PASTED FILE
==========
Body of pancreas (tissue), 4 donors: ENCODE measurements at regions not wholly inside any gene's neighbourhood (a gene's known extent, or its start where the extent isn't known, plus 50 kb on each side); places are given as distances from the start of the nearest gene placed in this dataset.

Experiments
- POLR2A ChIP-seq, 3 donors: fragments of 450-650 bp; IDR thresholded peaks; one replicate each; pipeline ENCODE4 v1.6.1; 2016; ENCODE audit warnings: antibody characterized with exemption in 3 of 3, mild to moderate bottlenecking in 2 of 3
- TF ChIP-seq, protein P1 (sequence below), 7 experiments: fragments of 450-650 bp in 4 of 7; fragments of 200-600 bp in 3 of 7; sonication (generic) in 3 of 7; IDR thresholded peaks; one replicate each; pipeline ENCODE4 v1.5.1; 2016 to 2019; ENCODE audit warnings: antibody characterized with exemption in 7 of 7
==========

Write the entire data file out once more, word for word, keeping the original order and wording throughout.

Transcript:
Body of pancreas (tissue), 4 donors: ENCODE measurements at regions not wholly inside any gene's neighbourhood (a gene's known extent, or its start where the extent isn't known, plus 50 kb on each side); places are given as distances from the start of the nearest gene placed in this dataset.

Experiments
- POLR2A ChIP-seq, 3 donors: fragments of 450-650 bp; IDR thresholded peaks; one replicate each; pipeline ENCODE4 v1.6.1; 2016; ENCODE audit warnings: antibody characterized with exemption in 3 of 3, mild to moderate bottlenecking in 2 of 3
- TF ChIP-seq, protein P1 (sequence below), 7 experiments: fragments of 450-650 bp in 4 of 7; fragments of 200-600 bp in 3 of 7; sonication (generic) in 3 of 7; IDR thresholded peaks; one replicate each; pipeline ENCODE4 v1.5.1; 2016 to 2019; ENCODE audit warnings: antibody characterized with exemption in 7 of 7